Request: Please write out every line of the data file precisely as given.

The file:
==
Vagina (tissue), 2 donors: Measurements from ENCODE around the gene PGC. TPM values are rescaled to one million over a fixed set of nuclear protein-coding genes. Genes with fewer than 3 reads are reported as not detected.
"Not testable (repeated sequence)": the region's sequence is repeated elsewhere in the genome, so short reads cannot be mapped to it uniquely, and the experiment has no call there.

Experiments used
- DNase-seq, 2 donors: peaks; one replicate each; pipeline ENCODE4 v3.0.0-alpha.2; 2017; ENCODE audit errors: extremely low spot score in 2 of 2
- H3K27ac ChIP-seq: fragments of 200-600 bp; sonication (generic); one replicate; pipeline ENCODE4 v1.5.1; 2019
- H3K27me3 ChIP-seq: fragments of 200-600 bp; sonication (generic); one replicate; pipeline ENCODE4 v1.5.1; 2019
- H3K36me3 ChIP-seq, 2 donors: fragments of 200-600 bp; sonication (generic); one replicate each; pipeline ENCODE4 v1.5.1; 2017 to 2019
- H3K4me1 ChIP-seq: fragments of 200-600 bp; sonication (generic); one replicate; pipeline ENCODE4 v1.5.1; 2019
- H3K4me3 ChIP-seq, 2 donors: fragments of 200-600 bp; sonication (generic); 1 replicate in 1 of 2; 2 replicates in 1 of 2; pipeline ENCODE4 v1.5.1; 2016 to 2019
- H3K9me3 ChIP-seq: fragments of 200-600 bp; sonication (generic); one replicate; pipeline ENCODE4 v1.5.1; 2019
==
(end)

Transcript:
Vagina (tissue), 2 donors: Measurements from ENCODE around the gene PGC. TPM values are rescaled to one million over a fixed set of nuclear protein-coding genes. Genes with fewer than 3 reads are reported as not detected.
"Not testable (repeated sequence)": the region's sequence is repeated elsewhere in the genome, so short reads cannot be mapped to it uniquely, and the experiment has no call there.

Experiments used
- DNase-seq, 2 donors: peaks; one replicate each; pipeline ENCODE4 v3.0.0-alpha.2; 2017; ENCODE audit errors: extremely low spot score in 2 of 2
- H3K27ac ChIP-seq: fragments of 200-600 bp; sonication (generic); one replicate; pipeline ENCODE4 v1.5.1; 2019
- H3K27me3 ChIP-seq: fragments of 200-600 bp; sonication (generic); one replicate; pipeline ENCODE4 v1.5.1; 2019
- H3K36me3 ChIP-seq, 2 donors: fragments of 200-600 bp; sonication (generic); one replicate each; pipeline ENCODE4 v1.5.1; 2017 to 2019
- H3K4me1 ChIP-seq: fragments of 200-600 bp; sonication (generic); one replicate; pipeline ENCODE4 v1.5.1; 2019
- H3K4me3 ChIP-seq, 2 donors: fragments of 200-600 bp; sonication (generic); 1 replicate in 1 of 2; 2 replicates in 1 of 2; pipeline ENCODE4 v1.5.1; 2016 to 2019
- H3K9me3 ChIP-seq: fragments of 200-600 bp; sonication (generic); one replicate; pipeline ENCODE4 v1.5.1; 2019